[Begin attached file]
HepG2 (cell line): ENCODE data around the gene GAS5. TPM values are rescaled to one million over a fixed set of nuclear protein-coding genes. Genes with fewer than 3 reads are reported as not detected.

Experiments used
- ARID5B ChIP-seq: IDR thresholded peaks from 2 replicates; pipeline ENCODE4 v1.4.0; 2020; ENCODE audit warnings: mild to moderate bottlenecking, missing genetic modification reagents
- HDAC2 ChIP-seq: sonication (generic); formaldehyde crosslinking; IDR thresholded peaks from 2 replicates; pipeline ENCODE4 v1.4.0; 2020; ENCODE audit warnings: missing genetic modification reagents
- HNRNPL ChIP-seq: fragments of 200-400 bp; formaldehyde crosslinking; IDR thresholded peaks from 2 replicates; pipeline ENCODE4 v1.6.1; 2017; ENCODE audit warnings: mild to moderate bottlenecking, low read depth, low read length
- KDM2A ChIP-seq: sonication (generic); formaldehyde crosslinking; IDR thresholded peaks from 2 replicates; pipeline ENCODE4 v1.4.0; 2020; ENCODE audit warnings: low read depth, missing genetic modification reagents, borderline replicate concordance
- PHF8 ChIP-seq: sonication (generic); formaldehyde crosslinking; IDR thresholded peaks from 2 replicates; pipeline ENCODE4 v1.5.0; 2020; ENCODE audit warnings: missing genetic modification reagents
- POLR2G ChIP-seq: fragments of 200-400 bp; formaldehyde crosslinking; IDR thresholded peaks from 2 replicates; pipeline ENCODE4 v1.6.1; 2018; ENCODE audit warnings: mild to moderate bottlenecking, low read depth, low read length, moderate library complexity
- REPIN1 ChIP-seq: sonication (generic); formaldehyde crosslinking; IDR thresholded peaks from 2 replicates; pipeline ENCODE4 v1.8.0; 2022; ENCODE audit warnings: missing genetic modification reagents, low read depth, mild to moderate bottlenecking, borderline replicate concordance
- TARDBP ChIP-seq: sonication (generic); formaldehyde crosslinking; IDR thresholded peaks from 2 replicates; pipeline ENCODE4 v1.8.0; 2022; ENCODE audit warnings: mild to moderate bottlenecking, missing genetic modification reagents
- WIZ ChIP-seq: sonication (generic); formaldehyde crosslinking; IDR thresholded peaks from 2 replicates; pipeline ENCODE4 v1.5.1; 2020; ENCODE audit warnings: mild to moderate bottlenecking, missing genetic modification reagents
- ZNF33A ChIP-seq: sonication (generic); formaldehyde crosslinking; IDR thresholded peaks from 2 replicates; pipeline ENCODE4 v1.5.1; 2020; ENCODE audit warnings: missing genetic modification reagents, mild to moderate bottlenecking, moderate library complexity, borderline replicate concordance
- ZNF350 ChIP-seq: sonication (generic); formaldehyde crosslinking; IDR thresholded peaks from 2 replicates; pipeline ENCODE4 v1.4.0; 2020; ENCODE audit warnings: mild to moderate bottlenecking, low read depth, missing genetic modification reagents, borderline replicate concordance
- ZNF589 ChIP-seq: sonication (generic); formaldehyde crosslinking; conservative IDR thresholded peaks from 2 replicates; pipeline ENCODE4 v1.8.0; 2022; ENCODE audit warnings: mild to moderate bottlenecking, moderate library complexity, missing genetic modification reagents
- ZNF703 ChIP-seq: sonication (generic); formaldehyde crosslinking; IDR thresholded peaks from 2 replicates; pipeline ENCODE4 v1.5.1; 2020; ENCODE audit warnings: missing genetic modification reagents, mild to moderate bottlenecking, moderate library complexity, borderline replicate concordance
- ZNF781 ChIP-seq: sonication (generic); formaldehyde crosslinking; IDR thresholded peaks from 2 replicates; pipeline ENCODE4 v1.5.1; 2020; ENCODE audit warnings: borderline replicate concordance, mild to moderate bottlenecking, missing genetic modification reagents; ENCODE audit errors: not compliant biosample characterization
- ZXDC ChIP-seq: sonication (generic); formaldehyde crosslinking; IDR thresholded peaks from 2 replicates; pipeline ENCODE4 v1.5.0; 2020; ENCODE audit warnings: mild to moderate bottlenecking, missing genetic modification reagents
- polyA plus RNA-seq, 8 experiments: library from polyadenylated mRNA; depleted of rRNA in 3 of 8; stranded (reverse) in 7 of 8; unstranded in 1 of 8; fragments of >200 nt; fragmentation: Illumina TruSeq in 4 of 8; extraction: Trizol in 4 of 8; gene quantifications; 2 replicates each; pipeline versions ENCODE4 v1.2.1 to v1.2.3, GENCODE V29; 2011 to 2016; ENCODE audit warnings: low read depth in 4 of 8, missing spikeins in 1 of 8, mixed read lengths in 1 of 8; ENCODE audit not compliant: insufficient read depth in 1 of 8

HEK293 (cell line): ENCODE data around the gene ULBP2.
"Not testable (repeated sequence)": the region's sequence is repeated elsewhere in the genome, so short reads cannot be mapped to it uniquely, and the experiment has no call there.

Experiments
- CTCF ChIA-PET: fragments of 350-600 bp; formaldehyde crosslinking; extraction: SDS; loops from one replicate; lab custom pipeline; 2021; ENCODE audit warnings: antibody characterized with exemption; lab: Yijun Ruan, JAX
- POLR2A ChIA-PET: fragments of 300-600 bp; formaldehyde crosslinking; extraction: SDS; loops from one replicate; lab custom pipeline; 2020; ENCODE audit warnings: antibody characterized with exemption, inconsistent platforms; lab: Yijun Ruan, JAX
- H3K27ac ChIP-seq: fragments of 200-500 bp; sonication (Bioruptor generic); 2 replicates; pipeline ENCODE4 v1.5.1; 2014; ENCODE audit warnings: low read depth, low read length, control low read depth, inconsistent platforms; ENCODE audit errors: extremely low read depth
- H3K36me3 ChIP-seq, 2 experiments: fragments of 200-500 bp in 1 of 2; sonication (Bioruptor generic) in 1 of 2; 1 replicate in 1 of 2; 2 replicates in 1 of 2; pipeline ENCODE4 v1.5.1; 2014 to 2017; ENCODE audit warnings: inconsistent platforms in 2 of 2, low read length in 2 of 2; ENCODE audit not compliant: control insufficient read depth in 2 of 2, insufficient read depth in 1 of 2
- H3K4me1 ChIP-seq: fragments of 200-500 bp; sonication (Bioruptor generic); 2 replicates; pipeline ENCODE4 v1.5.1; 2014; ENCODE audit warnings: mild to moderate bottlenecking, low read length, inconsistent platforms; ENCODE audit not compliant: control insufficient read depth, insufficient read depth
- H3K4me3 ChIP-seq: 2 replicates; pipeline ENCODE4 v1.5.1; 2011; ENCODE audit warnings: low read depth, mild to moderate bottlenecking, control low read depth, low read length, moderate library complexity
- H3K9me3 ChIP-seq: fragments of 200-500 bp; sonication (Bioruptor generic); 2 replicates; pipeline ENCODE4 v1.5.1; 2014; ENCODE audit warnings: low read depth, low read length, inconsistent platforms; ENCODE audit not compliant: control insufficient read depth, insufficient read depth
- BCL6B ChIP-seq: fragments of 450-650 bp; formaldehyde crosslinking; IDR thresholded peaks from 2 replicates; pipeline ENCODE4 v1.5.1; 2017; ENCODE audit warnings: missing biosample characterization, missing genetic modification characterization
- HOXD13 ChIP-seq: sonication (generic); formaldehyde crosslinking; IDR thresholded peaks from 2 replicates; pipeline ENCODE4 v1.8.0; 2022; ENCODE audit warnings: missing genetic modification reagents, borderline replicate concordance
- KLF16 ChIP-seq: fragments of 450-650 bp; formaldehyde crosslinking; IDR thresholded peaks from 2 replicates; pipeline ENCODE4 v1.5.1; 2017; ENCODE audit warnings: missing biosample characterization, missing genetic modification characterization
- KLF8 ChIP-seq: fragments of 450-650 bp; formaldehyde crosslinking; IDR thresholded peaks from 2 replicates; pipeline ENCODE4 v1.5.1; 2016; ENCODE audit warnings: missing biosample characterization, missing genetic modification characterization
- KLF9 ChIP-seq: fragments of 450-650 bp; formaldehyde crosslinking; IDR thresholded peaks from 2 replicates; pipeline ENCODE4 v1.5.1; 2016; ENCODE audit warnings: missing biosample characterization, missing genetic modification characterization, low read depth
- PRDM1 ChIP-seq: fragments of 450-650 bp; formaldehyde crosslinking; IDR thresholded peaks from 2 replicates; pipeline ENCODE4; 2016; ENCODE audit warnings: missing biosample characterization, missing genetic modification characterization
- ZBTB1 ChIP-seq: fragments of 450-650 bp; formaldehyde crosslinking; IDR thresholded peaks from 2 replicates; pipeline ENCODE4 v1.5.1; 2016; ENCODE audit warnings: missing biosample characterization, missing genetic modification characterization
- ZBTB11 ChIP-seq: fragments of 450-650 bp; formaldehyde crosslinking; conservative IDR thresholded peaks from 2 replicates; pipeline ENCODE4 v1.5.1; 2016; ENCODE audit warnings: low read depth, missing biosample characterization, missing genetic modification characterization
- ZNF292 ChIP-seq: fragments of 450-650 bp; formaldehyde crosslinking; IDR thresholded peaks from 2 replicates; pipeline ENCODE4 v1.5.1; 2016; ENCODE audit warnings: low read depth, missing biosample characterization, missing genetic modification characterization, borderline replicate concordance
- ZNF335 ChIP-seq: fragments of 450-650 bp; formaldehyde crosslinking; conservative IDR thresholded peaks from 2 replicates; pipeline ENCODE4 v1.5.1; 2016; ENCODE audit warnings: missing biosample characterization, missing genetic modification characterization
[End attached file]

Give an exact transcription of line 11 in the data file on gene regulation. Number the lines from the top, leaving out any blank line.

- WIZ ChIP-seq: sonication (generic); formaldehyde crosslinking; IDR thresholded peaks from 2 replicates; pipeline ENCODE4 v1.5.1; 2020; ENCODE audit warnings: mild to moderate bottlenecking, missing genetic modification reagents